My study of leaf miners in sugar maples focuses on both a component community and a guild.

Switching. A trophic level is a step in the flow of energy and nutrients, with producers (most commonly, green plants) occupying one level, primary consumers (plant eaters) occupying the next level, and so on. Here an important contributor to food web stability is the degree to which it contains generalist consumers (Thompson et al. 2007). If one food becomes scarce, the generalist can switch to another. If one food becomes abundant, the generalists can focus on it. Switching tends to keep populations as well as communities stable, because increasing numbers of an abundant species draw attention that keeps them in check, allowing less common species to recover and, therefore, persist (Neutel et al. 2007).

Raptors like this red-tailed hawk readily switch to take advantage of abundant prey.

“Top Down” Control. The action of predators and parasites, keeping prey in check, also limits the degree to which primary consumers endanger plants (“top down” control of food webs; Estes et al. 2011). At the same time, this limitation on populations provides a check that limits the ability of competitive dominants to drive other species to local extinction. Another, more evolutionary process which limits competition is the development of guilds, groups of ecologically similar species which specialize in such a way that they subdivide a resource.

Wolves are classic top predators.

Diversity and Stability. Food webs become less stable as they become simpler (less diverse), because they do not have enough species to provide such compensatory checks and balances (Anderson and Sukhdeo 2011, Irmis and Whiteside 2011). Low productivity (resulting from a limitation in nutrients, for example) is the most common condition leading to such simpler systems in which food webs are controlled from the production end rather than by consumers (Cebrian et al. 2009).

Some Recent Literature

Anderson TK, and MVK Sukhdeo. 2011. Host Centrality in Food Web Networks Determines Parasite Diversity. PLoS ONE 6(10): e26798. doi:10.1371/journal.pone.0026798

Cebrian J, et al. 2009. Producer Nutritional Quality Controls Ecosystem Trophic Structure. PLoS ONE 4(3): e4929. doi:10.1371/journal.pone.0004929

Estes, James A., et al. 2011. Trophic downgrading of planet Earth. Science 333:301-306.

Irmis, Randall B., and Jessica H. Whiteside. 2011. Delayed recovery of non-marine tetrapods after the end-Permian mass extinction tracks global carbon cycle. Proceedings of the Royal Society B, Published online Oct. 26, 2011; DOI: 10.1098/rspb.2011.1895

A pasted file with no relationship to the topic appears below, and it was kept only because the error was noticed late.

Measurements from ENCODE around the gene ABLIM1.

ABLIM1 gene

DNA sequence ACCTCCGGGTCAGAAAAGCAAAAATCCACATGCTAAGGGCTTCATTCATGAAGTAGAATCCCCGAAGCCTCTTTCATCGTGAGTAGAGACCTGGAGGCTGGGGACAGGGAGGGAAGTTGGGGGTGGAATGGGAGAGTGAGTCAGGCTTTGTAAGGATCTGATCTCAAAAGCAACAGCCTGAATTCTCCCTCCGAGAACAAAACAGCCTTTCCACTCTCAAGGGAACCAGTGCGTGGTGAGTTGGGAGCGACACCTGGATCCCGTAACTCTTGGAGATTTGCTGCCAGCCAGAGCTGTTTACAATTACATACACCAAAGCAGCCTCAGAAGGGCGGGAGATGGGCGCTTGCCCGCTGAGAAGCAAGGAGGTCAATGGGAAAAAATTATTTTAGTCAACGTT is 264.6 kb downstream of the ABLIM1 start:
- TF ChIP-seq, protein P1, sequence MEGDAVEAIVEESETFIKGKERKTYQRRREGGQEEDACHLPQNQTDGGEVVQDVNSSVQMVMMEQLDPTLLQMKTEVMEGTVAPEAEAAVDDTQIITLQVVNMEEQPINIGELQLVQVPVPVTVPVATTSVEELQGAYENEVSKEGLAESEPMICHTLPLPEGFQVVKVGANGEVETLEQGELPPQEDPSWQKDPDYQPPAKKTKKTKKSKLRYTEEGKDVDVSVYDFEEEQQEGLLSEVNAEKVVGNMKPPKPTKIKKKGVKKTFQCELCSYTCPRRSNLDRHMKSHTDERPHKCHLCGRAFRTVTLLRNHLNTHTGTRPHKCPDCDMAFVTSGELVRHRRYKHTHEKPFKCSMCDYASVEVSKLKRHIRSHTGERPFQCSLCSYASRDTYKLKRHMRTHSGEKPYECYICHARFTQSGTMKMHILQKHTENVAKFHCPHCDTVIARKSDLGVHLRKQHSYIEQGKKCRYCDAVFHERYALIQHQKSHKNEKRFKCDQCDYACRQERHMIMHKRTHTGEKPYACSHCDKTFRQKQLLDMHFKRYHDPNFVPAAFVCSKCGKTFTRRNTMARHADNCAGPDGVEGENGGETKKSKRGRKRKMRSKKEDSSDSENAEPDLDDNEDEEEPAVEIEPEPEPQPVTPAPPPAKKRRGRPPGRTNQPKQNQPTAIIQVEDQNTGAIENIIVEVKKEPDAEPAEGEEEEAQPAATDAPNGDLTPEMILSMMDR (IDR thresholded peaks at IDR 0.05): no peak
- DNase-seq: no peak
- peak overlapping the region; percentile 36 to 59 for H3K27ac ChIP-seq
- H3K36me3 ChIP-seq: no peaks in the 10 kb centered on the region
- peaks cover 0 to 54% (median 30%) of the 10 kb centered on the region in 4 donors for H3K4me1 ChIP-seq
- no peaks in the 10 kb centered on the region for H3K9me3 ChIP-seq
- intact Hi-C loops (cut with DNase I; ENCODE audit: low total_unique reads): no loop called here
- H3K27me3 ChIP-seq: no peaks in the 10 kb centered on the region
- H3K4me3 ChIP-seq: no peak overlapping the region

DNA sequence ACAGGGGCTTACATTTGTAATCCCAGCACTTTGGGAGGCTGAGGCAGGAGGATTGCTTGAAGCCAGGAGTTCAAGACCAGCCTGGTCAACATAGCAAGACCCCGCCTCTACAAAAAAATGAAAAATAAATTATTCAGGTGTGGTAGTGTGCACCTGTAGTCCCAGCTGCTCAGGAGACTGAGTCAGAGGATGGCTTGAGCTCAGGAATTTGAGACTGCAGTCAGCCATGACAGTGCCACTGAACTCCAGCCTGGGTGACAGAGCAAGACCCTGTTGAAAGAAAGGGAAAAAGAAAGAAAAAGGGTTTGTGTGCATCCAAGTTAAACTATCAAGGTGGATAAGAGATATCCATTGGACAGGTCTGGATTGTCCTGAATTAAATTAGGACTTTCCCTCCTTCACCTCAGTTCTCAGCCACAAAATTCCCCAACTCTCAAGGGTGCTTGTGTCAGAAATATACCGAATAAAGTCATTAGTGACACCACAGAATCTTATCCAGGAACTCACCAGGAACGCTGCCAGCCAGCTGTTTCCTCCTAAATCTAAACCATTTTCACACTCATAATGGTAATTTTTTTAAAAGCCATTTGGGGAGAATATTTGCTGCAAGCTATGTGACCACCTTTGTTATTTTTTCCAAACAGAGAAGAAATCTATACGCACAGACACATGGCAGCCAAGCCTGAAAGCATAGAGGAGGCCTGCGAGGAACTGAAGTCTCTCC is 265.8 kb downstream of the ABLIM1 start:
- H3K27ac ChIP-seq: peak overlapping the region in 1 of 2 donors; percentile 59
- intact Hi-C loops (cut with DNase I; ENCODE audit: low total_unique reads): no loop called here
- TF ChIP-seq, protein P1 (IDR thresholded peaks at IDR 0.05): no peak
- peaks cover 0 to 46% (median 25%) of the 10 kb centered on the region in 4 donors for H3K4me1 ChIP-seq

Neutel, Anje-Margriet, et al. 2007. Reconciling complexity with stability in naturally assembling food webs. Nature 449: 599-602.

Thébault, Elisa, and Colin Fontaine. 2010. Stability of ecological communities and the architecture of mutualistic and trophic networks. Science 329: 853-856.

Thompson, Ross M., et al. 2007. Trophic levels and trophic tangles: the prevalence of omnivory in real food webs. Ecology 88:612-617.

Literature Review: Food Web Stability

by Carl Strang

Though my annual scientific literature review focuses on the current year’s publications, sometimes I have to backtrack because I learn of a significant paper I missed in a previous year. My most recent time in the Northern Illinois University library included the search for such a reference. I learned of it through a review or news article in Science, which I count on to keep me informed about significant papers in the journal Nature. I don’t have the time to follow both.

Neutel, Anje-Margriet, et al. 2007. Reconciling complexity with stability in naturally assembling food webs. Nature 449: 599-602.

Random models of communities predict that complexity will lead to instability. If such models were correct, there would be fewer species in wild communities than we observe. This study looked at soil communities in which increasing primary productivity correlated with increasing biodiversity. Critical to stability were interactions involving omnivores and diet switching. If a significant predator became too abundant, threatening food web stability, its numbers were reduced when its own predators switched their diet to concentrate on it. An example involved bacteria, a bacteria-feeding nematode, and another nematode that could feed on either of the others.

Diet switching is a common behavior in animals. Gulls, like the glaucous gulls in the photo, have a very broad diet. In my graduate study of these birds in Alaska, I found them flexibly switching among such diverse foods as fish, marine invertebrates, small rodents, bird eggs, young birds, carrion and berries as these different foods became available in different seasons and different places. Gulls have predators of their own, as I observed on Adak Island.